The Partnership for Carbon Accounting Financials (PCAF) and environmental reporting non-profit CDP have announced a partnership to promote PCAF’s financed emissions reporting standard.
According to research published by CDP earlier this year, financed emissions could be 700 times greater than operational emissions. Despite this, only a quarter of financial institutions who disclose their emissions to CDP report portfolio emissions.
The pair said that they would work together to provide “workshops, reports and case studies” for financial institutions in their networks, aimed at promoting reporting against the PCAF standard. The case studies, they said, will be used to demonstrate how PCAF reporting has improved institutions’ understanding of climate risks.
CDP said that it would also add data quality scores to its database of reported and modelled emissions from 7,200 companies, bringing it in line with PCAF’s system.
The partnership comes as a new report from the Sierra Club and the Centre for American Progress finds that the financed emissions of the largest financial institutions in the US are roughly equivalent to the total emissions of Russia.
The report assesses eight banks and 10 asset managers against the PCAF standard, finding that they share close to 2bn tonnes of carbon emissions a year across their $32.6tn assets under management, with the authors saying that this is “likely a significant underestimate” due to the limitations imposed by the standard. The utilities, energy and materials sectors accounted for 74% of total financed emissions, despite only accounting for 7% of total assets.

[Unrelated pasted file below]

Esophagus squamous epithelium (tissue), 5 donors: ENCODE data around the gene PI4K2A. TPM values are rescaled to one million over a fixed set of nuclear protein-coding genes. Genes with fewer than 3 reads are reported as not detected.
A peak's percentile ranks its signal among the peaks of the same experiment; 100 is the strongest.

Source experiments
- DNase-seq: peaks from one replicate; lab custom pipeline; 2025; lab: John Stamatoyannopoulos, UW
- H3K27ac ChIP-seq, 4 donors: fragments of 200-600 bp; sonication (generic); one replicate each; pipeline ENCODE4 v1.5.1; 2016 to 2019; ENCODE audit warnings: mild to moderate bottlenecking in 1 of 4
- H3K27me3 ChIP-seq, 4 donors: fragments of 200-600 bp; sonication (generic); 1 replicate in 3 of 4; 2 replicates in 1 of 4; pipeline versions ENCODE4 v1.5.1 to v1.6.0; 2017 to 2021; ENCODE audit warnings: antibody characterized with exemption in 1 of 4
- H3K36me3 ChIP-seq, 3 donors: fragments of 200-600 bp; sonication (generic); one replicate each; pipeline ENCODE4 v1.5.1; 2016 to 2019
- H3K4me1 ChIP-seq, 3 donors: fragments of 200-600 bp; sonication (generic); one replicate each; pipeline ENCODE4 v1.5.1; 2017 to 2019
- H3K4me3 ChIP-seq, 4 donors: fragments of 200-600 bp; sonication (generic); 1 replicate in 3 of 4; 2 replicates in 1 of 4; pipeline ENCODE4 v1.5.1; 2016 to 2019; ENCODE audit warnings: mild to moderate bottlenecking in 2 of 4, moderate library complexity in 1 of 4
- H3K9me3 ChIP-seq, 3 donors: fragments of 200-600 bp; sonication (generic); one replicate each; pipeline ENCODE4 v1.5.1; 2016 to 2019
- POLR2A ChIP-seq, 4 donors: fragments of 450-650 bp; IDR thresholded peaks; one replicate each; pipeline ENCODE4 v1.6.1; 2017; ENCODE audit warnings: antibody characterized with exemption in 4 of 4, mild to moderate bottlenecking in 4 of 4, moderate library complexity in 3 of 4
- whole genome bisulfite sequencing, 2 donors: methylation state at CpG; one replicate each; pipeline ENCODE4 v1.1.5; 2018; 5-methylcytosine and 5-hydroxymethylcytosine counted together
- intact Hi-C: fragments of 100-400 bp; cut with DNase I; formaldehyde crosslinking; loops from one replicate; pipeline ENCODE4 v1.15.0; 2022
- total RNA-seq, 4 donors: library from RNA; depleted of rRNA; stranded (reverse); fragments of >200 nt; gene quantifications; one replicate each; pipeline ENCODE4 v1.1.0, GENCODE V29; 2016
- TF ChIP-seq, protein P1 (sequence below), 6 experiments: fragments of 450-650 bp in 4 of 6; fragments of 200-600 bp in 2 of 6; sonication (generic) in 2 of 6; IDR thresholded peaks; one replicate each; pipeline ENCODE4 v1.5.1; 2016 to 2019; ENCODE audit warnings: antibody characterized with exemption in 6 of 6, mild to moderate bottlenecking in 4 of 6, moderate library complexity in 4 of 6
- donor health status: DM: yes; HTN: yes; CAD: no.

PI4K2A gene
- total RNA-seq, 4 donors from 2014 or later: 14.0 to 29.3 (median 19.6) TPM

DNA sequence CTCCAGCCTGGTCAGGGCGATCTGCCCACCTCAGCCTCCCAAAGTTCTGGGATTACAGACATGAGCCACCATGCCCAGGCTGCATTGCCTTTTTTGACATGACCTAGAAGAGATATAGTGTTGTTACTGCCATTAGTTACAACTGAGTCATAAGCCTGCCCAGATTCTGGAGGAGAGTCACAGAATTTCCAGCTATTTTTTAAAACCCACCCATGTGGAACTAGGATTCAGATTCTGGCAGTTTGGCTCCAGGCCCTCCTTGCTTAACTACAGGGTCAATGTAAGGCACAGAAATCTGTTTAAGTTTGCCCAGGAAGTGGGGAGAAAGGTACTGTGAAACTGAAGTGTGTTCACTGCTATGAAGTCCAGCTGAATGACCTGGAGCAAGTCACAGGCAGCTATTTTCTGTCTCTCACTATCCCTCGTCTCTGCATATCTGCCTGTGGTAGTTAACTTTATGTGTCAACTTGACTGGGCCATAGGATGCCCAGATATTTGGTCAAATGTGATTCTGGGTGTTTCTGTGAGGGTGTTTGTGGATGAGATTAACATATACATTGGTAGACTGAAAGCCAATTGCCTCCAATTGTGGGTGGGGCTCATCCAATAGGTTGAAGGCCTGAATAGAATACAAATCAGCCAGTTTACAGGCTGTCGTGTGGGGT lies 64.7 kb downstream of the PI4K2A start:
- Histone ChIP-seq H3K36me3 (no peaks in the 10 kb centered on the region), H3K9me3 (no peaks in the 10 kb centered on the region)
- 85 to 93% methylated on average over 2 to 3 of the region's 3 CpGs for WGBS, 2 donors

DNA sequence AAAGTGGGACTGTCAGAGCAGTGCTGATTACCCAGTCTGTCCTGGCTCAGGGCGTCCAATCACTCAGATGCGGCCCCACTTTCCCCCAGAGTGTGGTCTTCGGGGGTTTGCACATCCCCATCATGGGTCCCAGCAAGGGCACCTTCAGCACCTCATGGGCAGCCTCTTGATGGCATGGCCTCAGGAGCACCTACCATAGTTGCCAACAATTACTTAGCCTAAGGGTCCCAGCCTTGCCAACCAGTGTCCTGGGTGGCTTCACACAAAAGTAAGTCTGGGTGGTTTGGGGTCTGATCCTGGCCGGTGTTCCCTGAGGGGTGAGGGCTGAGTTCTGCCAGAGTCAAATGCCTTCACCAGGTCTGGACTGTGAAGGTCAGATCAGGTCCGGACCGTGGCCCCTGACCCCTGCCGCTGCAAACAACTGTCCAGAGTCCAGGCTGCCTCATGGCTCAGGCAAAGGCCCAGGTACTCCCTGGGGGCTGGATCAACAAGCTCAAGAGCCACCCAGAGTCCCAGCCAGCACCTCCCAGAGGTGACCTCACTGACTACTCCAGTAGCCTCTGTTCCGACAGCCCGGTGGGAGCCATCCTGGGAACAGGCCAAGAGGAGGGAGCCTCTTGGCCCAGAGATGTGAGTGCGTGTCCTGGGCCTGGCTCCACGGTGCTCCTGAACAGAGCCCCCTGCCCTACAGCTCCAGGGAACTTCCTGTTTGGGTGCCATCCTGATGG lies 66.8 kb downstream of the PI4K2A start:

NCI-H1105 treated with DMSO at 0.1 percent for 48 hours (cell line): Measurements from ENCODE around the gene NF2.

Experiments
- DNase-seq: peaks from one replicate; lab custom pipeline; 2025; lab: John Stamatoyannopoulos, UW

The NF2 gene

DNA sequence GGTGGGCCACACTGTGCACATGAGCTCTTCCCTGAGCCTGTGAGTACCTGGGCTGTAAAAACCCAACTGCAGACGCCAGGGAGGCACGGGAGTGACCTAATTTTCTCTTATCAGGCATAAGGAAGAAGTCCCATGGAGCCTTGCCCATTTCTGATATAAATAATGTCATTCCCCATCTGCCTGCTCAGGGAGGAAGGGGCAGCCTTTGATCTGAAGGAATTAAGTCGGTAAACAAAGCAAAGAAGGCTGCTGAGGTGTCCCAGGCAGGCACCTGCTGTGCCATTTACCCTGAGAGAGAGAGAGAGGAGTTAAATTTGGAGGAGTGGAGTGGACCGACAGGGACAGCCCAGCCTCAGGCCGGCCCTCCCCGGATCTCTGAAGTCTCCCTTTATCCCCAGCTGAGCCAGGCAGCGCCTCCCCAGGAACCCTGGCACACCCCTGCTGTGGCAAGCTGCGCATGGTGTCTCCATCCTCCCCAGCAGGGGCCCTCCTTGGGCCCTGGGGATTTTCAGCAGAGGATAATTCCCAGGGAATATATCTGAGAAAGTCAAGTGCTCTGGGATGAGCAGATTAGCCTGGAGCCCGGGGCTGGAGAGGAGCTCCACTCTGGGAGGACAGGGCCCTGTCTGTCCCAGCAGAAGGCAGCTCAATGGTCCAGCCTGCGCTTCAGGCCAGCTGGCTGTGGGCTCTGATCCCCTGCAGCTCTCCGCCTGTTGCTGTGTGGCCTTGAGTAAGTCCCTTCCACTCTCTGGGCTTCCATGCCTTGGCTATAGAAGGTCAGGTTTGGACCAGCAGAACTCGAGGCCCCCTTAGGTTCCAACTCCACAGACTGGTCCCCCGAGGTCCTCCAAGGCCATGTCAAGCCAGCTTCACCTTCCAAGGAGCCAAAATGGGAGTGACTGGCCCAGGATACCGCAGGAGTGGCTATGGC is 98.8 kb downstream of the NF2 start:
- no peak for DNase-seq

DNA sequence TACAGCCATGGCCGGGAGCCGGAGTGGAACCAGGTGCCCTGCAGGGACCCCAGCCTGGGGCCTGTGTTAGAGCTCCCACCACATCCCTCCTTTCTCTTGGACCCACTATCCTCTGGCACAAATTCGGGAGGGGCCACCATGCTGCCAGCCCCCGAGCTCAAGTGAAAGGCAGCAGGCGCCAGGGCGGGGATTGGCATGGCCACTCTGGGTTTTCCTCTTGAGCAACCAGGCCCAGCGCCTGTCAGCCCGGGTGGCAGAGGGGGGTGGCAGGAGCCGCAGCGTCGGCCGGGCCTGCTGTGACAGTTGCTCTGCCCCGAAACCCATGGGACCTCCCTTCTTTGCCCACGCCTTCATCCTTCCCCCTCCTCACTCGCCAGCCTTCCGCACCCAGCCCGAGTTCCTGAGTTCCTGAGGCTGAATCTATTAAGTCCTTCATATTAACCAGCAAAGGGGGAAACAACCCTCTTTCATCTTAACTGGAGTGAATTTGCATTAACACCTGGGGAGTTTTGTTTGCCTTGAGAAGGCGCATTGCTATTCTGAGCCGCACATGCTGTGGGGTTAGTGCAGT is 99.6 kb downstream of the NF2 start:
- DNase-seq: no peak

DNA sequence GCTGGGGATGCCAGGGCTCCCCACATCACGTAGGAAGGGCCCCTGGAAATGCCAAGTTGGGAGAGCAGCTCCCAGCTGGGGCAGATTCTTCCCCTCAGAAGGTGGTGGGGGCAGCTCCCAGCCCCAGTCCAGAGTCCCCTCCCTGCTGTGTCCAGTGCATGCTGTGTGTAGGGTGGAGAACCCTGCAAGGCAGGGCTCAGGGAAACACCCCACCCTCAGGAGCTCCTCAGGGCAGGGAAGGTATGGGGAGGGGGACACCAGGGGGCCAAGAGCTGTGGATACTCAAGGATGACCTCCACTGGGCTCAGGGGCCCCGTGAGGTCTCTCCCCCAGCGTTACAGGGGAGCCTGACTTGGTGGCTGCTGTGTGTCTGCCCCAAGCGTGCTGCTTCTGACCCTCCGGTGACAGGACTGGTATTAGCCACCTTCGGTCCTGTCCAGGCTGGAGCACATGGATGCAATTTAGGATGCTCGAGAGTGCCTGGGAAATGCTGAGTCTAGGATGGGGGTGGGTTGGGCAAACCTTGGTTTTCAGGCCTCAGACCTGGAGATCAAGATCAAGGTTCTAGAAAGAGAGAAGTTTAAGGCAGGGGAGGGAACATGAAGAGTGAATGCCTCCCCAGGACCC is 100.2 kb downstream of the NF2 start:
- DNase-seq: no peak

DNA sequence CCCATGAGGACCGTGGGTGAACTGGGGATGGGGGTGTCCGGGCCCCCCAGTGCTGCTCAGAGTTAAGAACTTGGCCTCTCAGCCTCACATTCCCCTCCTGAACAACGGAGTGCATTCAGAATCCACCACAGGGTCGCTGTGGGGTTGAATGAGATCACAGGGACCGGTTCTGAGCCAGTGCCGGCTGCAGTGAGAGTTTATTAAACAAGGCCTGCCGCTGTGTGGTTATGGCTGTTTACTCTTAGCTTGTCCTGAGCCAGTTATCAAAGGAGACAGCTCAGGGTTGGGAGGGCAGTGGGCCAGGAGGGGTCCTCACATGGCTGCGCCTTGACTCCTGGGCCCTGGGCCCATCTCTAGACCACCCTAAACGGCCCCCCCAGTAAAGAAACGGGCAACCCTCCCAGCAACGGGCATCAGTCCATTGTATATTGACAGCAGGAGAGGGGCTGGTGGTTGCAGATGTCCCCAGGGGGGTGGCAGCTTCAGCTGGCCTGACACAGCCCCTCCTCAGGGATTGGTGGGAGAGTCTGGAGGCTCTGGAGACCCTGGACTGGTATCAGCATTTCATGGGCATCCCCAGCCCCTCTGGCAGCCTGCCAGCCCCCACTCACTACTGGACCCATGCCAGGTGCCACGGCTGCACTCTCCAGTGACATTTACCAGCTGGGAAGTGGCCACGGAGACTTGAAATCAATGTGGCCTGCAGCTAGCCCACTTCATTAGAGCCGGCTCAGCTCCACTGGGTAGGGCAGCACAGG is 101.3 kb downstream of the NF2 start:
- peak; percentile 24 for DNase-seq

PCAF was launched in 2015, and seeks to develop standards for reporting the GHG emissions from lending books and investments. It currently has 183 members who commit to reporting against and assist in developing its standards, including BlackRock, Mitsubishi UFJ, HSBC and Federated Hermes.
The group’s standard currently covers a number of the largest asset classes including listed and unlisted equity, real estate, and corporate bonds. It recently launched consultations on how investors should measure the financed emissions of their sovereign and green bond holdings, and how banks should measure emissions associated with their work facility capital market issuances, such as underwriting bonds. Work is also underway with the Net Zero Insurance Alliance to develop standards for measuring insured emissions.